Wile E. Coyote

I’m reading Sean Carroll‘s so-far-fantastic-book The Big Picture. It’s tagged as an exploration of the origins of life, origins of meaning, and the origins of the universe. My Kindle lists it at 840 pages, and so far each one is worth reading.

Wile E. Coyote opens chapter one running headlong over a cliff’s edge to momentarily defy gravity. It’s weird, but my first thought as Wile E. floats in space, looking at me and then at the hard ground below, is of my mother, now passed. I’ve written much about my Father, but Mom is worthy of a few stories, too. I thought of her just like I think of Wile E., stopping whatever she’s doing to assess the minutiae of her relationships. Everything – everyone, every word, every nuance of a look – is parsed and scrutinized. The motivations, the real meanings of words, and why someone used that particular word, is all sieved and funneled in an evaluation of her entire history with that person. And that’s just before breakfast. It’s exhausting.

I am of that happy and dopey ilk who doesn’t notice these things. I know that when they are mad, people say things they don’t always mean. I know there are times when people play word-games and mind-games. In general, I’m just so interested in whatever I’m doing that I’m not bothered by whatever you are doing. Some say it’s a flaw and maybe it’s ego. I say it keeps me out of a lot of hot water. Years ago I did an end-around with my Mom during one of her ‘now, don’t tell your sister this…’ phone calls: I stopped her and said I don’t want to know anything that I can’t tell someone to their face at the family Christmas party. She said…Okay…and made an excuse to hang up the phone. She didn’t talk to me for six months, and, since then, we’ve gotten  along famously. I’m seriously out of the family gossip loop and I can’t say how many days or weeks of good living I’ve recovered.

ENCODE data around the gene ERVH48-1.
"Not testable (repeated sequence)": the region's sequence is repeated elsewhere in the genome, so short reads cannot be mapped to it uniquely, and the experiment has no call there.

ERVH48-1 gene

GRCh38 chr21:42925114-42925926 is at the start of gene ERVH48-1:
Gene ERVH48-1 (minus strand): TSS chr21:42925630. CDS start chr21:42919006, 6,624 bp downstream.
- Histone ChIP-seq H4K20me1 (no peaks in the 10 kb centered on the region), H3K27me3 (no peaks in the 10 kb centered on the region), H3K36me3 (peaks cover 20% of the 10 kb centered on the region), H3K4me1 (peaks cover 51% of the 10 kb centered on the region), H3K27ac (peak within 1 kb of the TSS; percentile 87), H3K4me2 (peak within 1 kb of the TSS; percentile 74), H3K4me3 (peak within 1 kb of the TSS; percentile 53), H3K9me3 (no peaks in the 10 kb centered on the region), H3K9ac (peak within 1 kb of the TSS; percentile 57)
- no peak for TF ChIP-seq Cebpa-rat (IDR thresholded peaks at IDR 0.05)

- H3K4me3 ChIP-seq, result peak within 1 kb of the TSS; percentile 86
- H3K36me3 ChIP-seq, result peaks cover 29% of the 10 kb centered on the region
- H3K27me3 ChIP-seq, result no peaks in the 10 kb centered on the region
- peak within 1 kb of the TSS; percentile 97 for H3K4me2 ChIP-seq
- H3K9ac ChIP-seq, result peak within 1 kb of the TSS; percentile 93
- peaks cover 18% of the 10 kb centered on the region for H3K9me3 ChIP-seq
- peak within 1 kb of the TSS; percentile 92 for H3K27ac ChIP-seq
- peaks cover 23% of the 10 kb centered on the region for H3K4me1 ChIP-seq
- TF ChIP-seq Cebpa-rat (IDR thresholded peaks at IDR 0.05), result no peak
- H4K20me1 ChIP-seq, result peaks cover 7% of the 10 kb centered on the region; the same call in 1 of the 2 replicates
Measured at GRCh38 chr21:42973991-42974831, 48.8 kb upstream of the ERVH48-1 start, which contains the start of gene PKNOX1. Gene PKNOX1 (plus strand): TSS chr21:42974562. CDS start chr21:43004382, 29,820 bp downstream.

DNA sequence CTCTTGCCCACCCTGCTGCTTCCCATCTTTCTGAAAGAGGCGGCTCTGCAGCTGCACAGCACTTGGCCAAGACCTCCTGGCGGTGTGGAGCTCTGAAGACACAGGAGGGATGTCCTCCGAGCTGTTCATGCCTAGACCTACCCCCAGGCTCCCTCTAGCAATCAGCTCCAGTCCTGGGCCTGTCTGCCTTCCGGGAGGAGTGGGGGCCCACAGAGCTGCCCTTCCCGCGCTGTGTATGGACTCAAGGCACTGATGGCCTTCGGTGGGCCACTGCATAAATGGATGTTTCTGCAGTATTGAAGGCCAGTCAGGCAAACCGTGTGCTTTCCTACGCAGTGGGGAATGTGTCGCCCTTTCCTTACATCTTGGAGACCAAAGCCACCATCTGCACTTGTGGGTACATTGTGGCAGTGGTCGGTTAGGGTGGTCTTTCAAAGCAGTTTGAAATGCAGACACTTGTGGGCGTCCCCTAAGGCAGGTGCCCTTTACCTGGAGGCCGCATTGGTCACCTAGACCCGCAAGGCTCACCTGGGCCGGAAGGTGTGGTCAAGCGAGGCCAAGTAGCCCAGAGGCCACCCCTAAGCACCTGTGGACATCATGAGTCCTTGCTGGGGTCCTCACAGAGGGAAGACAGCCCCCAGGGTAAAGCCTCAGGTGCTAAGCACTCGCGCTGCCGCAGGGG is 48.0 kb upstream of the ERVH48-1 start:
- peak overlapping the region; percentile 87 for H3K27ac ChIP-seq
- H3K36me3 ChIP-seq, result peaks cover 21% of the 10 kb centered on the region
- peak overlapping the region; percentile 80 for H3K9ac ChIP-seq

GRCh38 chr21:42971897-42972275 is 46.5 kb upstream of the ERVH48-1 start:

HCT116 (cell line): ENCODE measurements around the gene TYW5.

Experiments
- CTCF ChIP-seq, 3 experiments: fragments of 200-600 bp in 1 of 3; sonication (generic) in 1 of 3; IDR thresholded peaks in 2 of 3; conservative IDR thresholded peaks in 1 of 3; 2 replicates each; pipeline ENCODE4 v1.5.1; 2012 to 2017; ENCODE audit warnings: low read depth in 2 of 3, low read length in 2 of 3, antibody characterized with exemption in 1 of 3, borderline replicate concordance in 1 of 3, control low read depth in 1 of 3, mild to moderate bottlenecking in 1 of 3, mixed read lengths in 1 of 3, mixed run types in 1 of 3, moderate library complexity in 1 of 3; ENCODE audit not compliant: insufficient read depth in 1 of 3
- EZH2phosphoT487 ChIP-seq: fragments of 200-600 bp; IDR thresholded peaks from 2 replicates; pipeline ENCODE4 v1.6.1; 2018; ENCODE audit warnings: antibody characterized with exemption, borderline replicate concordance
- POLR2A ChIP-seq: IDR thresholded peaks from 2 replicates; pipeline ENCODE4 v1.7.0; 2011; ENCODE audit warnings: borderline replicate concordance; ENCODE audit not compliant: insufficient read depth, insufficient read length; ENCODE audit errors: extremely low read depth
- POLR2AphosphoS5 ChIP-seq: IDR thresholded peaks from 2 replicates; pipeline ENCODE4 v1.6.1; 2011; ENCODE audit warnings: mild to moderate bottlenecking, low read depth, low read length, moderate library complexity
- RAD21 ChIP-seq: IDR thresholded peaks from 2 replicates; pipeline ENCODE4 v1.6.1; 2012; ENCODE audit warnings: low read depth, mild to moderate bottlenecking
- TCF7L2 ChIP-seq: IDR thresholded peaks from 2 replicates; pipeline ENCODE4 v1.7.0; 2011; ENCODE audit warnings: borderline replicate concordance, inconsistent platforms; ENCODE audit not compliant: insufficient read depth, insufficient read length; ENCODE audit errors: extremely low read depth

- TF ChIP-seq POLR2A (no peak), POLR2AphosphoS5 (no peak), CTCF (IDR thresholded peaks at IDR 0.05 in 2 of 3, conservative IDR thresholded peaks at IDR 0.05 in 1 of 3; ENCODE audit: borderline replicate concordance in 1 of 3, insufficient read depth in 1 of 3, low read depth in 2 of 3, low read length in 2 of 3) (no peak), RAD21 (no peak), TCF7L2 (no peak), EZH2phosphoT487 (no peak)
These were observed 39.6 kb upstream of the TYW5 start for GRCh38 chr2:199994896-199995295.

Finding acceptance

How does this relate to the cartoon? To Wile E. Coyote? I can’t imagine this was what Carroll hoped for as a writer, but my first thoughts were about how debilitating it is to stop and assess every meaningless thing around you. Of course, meaninglessness is in the eye of the beholder. If you stopped mid-sentence in a conversation to look at Mom’s shoes, I wouldn’t think a thing of it. But her? My gosh. There’s a week’s work of angst-ridden subterfuge there.

But, I have irritating peccadilloes, too. I am of a philosophical bent, and I have a friend who raises his hands and cries foul every time I ask him, “now…what exactly do you mean by that?” He claims I’ve fallen prey to some liberal plot to overcome the world.
“Good gawd, man!” he says. “Can’t you just answer a question? Not everything needs a Ph.D. essay!”
I admit it to be true: I am a fan of thoughtful living, and of moving through life intentionally, and of decoding beliefs and culture, and feelings. Sometimes it puts a pall on simple fun.

What would Jesus say?

It’s been worn on many wrists, but what would Jesus say? In John’s gospel, Jesus begins the fourteenth chapter with a gentle salutation: “Do not let your hearts be troubled. You trust in God, trust also in me.” He ends the same chapter with a gift: “Peace I bequeath to you, my own peace I give you, a peace which the world cannot give, this is my gift to you.”

This speaks to the crux of Mom’s anxiety. It’s wondering if we are good enough, if we pass the test, if we are well thought of. For Mom and her friends, or so-called friends, (she’ll decide later), it’s an if-then proposal. If your kitchen is clean, and if your children are well-behaved, and if you go to the 11:00 service at the Lutheran church, then you’re okay. But if you wear those shoes to church? Honey? You’ll be out of the club before we pass the plate.

The takeaway, then, is to choose what you think about. If you think about how your son-in-law wears his shirt around your house, that’s your decision. It’s okay. It’s not what I want to focus on, and I hope your thoughts about his shirt don’t overwhelm your thoughts about how much he cares for your child. Just remember: if your thoughts hang you up in mid-air, you’ll fall and it’s a hard landing.  Maybe what we think about can make the thud a little less bruising.

Here is Carroll’s book at Amazon. Here it is at Powell’s Books in Portland. Remember: it’s a science book written by a scientist, and has lots of big words.